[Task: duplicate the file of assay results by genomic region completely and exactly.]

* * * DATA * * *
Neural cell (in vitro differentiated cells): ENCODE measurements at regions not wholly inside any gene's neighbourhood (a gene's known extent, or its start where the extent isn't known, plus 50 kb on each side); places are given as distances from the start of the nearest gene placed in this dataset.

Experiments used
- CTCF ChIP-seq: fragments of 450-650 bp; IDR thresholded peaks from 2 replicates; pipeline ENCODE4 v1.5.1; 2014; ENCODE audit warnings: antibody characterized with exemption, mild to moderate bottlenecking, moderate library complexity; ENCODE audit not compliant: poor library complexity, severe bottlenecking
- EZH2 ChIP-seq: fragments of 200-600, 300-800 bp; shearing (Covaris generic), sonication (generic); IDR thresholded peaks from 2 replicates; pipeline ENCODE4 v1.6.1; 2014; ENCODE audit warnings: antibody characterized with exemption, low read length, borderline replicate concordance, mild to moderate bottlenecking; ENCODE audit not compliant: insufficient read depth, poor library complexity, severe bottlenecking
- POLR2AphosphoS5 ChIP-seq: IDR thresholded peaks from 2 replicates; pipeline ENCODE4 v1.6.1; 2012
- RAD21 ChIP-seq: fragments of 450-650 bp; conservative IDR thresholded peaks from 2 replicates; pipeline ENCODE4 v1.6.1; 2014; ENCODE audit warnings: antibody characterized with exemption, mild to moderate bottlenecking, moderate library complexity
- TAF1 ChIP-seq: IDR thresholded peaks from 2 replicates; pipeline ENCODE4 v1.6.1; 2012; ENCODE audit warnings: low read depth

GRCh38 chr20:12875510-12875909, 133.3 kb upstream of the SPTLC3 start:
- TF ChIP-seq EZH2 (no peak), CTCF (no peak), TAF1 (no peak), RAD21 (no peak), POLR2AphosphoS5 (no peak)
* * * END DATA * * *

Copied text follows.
Neural cell (in vitro differentiated cells): ENCODE measurements at regions not wholly inside any gene's neighbourhood (a gene's known extent, or its start where the extent isn't known, plus 50 kb on each side); places are given as distances from the start of the nearest gene placed in this dataset.

Experiments used
- CTCF ChIP-seq: fragments of 450-650 bp; IDR thresholded peaks from 2 replicates; pipeline ENCODE4 v1.5.1; 2014; ENCODE audit warnings: antibody characterized with exemption, mild to moderate bottlenecking, moderate library complexity; ENCODE audit not compliant: poor library complexity, severe bottlenecking
- EZH2 ChIP-seq: fragments of 200-600, 300-800 bp; shearing (Covaris generic), sonication (generic); IDR thresholded peaks from 2 replicates; pipeline ENCODE4 v1.6.1; 2014; ENCODE audit warnings: antibody characterized with exemption, low read length, borderline replicate concordance, mild to moderate bottlenecking; ENCODE audit not compliant: insufficient read depth, poor library complexity, severe bottlenecking
- POLR2AphosphoS5 ChIP-seq: IDR thresholded peaks from 2 replicates; pipeline ENCODE4 v1.6.1; 2012
- RAD21 ChIP-seq: fragments of 450-650 bp; conservative IDR thresholded peaks from 2 replicates; pipeline ENCODE4 v1.6.1; 2014; ENCODE audit warnings: antibody characterized with exemption, mild to moderate bottlenecking, moderate library complexity
- TAF1 ChIP-seq: IDR thresholded peaks from 2 replicates; pipeline ENCODE4 v1.6.1; 2012; ENCODE audit warnings: low read depth

GRCh38 chr20:12875510-12875909, 133.3 kb upstream of the SPTLC3 start:
- TF ChIP-seq EZH2 (no peak), CTCF (no peak), TAF1 (no peak), RAD21 (no peak), POLR2AphosphoS5 (no peak)